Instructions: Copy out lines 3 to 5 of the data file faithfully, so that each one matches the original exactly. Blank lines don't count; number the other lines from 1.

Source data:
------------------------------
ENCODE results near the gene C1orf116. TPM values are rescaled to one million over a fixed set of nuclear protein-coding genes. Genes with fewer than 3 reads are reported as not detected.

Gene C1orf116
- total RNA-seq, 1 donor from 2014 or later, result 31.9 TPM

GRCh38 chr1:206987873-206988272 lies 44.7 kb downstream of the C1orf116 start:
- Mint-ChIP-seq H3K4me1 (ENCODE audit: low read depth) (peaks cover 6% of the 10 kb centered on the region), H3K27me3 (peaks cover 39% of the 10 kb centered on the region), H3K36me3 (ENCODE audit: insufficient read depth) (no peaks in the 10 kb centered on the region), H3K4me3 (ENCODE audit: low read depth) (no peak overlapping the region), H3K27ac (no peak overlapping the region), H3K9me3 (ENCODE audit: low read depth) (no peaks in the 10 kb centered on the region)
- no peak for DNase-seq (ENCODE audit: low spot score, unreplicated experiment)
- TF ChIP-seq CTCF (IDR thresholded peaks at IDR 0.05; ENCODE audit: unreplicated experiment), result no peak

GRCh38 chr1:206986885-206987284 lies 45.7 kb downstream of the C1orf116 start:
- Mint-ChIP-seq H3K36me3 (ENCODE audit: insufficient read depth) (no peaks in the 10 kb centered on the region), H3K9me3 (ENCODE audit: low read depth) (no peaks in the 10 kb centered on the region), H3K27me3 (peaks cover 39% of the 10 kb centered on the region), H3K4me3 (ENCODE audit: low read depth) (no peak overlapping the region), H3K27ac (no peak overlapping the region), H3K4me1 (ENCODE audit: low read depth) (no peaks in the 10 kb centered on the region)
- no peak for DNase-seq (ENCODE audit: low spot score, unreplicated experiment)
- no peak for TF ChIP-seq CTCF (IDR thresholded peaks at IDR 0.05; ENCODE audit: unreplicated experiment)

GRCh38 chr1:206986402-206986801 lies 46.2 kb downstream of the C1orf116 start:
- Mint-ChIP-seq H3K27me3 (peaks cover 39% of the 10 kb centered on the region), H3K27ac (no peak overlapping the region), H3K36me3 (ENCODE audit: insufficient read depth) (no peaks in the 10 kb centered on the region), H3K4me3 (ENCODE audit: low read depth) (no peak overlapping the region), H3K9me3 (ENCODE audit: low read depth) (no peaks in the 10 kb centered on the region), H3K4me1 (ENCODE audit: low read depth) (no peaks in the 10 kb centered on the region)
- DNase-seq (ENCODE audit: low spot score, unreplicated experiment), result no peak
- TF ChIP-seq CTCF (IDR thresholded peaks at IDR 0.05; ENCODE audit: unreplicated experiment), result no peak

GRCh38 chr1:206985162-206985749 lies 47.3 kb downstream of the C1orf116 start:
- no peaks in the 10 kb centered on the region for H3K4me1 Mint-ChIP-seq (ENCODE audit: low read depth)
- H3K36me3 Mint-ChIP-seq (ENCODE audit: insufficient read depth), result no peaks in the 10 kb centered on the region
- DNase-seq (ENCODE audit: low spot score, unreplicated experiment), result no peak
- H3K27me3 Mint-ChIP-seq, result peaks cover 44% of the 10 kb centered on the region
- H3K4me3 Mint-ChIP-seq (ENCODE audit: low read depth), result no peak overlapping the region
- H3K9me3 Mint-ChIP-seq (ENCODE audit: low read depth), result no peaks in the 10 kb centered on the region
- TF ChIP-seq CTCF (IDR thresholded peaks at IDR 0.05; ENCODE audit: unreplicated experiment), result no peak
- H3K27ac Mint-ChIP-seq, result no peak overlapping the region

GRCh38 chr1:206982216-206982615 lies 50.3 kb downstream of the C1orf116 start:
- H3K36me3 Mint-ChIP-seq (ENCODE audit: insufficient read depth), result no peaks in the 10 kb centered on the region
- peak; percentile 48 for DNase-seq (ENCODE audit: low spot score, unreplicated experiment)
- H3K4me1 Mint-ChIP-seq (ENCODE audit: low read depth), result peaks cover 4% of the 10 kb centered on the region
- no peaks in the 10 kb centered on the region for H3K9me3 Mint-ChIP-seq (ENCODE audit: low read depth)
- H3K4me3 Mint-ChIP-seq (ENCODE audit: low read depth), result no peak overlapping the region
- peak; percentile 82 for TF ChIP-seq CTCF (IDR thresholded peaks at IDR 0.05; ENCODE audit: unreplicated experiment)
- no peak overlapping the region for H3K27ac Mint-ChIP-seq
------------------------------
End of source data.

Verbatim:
- total RNA-seq, 1 donor from 2014 or later, result 31.9 TPM

GRCh38 chr1:206987873-206988272 lies 44.7 kb downstream of the C1orf116 start:
- Mint-ChIP-seq H3K4me1 (ENCODE audit: low read depth) (peaks cover 6% of the 10 kb centered on the region), H3K27me3 (peaks cover 39% of the 10 kb centered on the region), H3K36me3 (ENCODE audit: insufficient read depth) (no peaks in the 10 kb centered on the region), H3K4me3 (ENCODE audit: low read depth) (no peak overlapping the region), H3K27ac (no peak overlapping the region), H3K9me3 (ENCODE audit: low read depth) (no peaks in the 10 kb centered on the region)